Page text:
If you use meta robots tags on your pages, you can give search engines instructions on how you’d like them to crawl or index parts of your website. This page lists an overview of all the different values you can have in the meta robots tag, what they do, and which search engines support each value.

The different robots meta tag values

The following values (‘parameters’) can be placed on their own, or together in the content attribute of tag (separated by a comma), to control how search engines interact with your page.

Scroll down for an overview of which search engines support which specific parameters.

Allow search engines to add the page to their index, so that it can be discovered by people searching.
Note: When there are no directives relating to indexing, this is assumed to be the default.
Disallow search engines from adding this page to their index, and therefore disallow them from showing it in their results.
Note: Informal messaging from Google suggests that, if a page is set to noindex for a long period of time, it may also be treated as if it were also set to nofollow. The precise mechanics of this are unclear, and it’s unclear whether other search engines behave similarly.
Tells the search engines that it may follow links on the page, to discover other pages.
Note: When there are no directives relating to following links, this is assumed to be the default.
Tells the search engines robots to ‘endorse’ (pass equity through) any links on the page.
Note: It’s unclear (and inconsistent between search engines) whether this attribute prevents search engines from following links, or just prevents them from assigning any value to those links.
A shortcut for noindex, nofollow.
A shortcut for index, follow.
Note: This is assumed by default on all pages, and does nothing if specified.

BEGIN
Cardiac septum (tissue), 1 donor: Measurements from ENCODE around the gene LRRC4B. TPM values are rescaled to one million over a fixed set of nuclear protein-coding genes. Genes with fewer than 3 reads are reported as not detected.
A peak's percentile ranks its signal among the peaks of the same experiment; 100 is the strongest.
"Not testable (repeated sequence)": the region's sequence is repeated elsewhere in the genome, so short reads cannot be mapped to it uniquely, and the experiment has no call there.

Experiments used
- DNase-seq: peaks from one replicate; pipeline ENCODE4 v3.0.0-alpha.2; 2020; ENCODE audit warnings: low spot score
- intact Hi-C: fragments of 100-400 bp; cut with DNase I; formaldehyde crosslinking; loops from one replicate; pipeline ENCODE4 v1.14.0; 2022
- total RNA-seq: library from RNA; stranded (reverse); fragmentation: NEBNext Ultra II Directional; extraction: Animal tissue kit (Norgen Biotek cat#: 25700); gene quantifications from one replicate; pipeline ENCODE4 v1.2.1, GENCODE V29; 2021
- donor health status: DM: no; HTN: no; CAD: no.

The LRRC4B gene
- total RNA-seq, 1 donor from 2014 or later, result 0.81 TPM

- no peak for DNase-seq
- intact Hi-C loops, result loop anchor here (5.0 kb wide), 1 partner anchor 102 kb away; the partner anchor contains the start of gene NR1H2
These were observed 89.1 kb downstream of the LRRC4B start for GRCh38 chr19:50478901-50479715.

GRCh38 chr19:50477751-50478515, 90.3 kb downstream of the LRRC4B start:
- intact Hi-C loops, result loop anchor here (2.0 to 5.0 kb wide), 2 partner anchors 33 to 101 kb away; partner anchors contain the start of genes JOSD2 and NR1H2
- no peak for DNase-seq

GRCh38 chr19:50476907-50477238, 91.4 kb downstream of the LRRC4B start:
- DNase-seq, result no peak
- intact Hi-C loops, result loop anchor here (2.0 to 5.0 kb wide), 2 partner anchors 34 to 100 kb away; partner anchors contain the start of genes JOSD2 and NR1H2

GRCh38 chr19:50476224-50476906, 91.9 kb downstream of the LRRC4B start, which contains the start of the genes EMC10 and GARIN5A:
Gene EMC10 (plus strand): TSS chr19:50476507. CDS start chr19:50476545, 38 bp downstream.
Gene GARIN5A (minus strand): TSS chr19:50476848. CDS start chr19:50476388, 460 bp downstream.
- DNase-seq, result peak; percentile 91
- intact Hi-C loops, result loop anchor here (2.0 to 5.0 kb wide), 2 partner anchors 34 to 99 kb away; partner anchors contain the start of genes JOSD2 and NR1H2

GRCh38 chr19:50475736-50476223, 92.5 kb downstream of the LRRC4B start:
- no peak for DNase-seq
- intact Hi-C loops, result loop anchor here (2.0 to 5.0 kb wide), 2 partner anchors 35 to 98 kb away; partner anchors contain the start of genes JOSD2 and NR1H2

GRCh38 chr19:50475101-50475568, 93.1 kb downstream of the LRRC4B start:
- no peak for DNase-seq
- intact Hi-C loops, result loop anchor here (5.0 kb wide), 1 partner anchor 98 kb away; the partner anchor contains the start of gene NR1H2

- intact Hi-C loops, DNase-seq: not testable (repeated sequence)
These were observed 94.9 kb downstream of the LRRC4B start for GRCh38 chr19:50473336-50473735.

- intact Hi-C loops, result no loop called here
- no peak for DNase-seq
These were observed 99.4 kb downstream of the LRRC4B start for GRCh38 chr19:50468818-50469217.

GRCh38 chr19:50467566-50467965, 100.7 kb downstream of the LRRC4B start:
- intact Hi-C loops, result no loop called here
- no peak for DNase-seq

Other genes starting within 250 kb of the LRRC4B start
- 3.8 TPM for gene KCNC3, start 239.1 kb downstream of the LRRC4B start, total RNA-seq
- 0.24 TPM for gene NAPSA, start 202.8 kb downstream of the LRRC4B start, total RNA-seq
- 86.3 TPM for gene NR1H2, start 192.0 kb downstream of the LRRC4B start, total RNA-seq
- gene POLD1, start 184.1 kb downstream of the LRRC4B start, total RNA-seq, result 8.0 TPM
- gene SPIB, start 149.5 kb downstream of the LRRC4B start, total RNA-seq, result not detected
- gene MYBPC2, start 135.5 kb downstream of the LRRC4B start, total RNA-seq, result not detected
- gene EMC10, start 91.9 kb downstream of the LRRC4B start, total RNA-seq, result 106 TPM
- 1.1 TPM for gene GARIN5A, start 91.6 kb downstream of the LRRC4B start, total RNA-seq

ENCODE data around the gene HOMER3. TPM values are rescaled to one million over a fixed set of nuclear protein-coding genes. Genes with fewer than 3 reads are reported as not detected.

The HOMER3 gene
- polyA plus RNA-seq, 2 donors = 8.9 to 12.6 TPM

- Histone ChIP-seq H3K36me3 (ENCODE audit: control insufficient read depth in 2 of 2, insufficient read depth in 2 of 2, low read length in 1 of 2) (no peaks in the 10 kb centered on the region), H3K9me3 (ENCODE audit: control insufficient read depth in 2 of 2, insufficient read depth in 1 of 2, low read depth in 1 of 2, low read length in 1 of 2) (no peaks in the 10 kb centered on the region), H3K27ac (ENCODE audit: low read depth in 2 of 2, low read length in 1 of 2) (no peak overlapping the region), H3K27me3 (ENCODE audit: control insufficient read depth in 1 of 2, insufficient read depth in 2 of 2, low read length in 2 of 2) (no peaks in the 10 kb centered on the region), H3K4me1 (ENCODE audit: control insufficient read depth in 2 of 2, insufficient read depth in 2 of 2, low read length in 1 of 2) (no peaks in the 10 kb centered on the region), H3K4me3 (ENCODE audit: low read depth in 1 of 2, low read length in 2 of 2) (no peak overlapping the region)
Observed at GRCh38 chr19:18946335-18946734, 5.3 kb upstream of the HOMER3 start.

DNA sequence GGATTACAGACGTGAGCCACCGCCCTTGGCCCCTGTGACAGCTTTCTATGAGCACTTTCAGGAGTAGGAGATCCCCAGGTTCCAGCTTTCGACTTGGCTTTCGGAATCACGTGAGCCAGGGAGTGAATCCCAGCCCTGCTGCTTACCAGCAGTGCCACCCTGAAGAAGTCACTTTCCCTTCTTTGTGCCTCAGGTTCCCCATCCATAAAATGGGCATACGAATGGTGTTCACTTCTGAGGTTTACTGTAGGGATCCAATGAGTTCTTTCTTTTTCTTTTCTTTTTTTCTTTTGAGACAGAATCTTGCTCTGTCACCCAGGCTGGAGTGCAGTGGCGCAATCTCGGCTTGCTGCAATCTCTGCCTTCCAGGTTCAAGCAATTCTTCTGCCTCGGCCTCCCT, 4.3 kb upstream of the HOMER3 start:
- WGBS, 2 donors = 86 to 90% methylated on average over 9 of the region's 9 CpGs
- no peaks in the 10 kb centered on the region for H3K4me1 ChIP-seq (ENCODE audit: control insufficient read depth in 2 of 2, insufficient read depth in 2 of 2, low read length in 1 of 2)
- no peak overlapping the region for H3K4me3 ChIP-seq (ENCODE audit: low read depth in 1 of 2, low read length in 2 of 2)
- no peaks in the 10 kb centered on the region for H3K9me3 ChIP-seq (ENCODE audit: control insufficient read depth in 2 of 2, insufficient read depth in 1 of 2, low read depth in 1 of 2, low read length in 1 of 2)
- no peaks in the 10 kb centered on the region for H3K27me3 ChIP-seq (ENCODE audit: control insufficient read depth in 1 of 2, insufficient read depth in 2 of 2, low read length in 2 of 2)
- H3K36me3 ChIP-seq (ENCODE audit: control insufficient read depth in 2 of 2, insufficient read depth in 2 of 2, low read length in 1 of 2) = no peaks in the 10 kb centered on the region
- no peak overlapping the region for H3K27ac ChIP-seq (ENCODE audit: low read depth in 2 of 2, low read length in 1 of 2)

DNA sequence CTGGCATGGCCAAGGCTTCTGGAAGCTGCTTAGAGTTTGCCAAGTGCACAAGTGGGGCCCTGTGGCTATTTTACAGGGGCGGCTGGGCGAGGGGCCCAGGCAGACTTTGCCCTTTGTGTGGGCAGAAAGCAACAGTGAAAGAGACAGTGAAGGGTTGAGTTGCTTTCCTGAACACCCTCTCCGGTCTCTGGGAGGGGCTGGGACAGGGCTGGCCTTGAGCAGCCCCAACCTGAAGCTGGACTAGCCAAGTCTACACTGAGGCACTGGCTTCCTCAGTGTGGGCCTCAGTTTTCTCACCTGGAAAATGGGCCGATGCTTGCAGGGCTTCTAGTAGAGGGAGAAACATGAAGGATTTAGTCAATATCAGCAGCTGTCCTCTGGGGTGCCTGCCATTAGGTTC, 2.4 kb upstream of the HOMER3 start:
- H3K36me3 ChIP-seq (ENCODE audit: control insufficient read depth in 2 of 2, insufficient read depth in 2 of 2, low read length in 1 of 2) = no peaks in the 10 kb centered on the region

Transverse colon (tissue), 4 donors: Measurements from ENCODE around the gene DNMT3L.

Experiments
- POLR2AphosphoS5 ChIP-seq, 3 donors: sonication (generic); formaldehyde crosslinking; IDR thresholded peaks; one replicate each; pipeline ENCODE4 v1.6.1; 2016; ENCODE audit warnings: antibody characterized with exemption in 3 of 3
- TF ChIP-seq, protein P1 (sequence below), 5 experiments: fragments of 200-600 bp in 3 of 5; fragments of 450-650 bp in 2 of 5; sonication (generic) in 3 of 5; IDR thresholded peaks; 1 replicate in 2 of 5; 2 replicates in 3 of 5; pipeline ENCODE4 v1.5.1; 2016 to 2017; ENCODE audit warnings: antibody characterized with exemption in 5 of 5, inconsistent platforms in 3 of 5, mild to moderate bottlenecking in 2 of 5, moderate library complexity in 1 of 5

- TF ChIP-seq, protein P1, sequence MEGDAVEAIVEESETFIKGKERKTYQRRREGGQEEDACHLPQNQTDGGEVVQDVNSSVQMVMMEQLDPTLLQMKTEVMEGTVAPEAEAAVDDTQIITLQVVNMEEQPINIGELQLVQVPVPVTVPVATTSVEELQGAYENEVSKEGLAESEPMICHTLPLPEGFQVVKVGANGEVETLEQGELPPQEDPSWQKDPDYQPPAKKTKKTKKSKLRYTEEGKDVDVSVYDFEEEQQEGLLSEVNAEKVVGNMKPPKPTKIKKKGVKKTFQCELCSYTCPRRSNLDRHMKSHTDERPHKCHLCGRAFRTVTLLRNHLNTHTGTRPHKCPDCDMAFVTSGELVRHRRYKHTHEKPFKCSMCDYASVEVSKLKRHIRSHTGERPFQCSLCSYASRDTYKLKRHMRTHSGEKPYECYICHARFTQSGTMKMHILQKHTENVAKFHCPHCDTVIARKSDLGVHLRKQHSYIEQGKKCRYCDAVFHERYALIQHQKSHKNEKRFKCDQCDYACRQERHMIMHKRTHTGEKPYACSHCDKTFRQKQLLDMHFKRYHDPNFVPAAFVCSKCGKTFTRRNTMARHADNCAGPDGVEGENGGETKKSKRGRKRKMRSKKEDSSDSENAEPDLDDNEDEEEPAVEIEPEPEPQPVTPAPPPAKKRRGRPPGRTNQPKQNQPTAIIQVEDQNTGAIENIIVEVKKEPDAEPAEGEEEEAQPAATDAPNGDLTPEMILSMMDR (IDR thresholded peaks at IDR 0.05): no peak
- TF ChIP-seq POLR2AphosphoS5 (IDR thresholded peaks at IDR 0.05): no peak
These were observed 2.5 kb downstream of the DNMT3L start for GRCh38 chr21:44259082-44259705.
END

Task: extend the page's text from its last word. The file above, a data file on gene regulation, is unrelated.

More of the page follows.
Disallow search engines from indexing images on the page.
Note: If images are linked to directly from elsewhere, search engines can still index them, so using an X-Robots-Tag HTTP header is generally a better idea.
Prevents the search engines from showing a cached copy of this page in their search results listings.
Same as noarchive, but only used by MSN/Live.
Prevents the search engines from showing a text or video snippet (i.e., a meta description) of this page in the search results, and prevents them from showing a cached copy of this page in their search results listings.
Note: Snippets may still show an image thumbnail, unless noimageindex is also used.
Prevents the search engine from showing an inline search box for your site.
Prevents the search engine from reading your page’s content aloud via voice services/results.
Prevents search engines from showing translations of the page in their search results.
Sets a maximum number of characters for the meta description.
Note: Omitting this tag may result in an implied value of 0. A default value of -1 should be set to imply ‘no limit’.
Sets a maximum number of seconds for a video in a preview.
Note: Omitting this tag may result in an implied value of 0. A default value of -1 should be set to imply ‘no limit’.
Sets a maximum image size for use in a preview (none, standard or large).
Note: Omitting this tag may result in an implied value of none.
Indicates that a page contains adult material.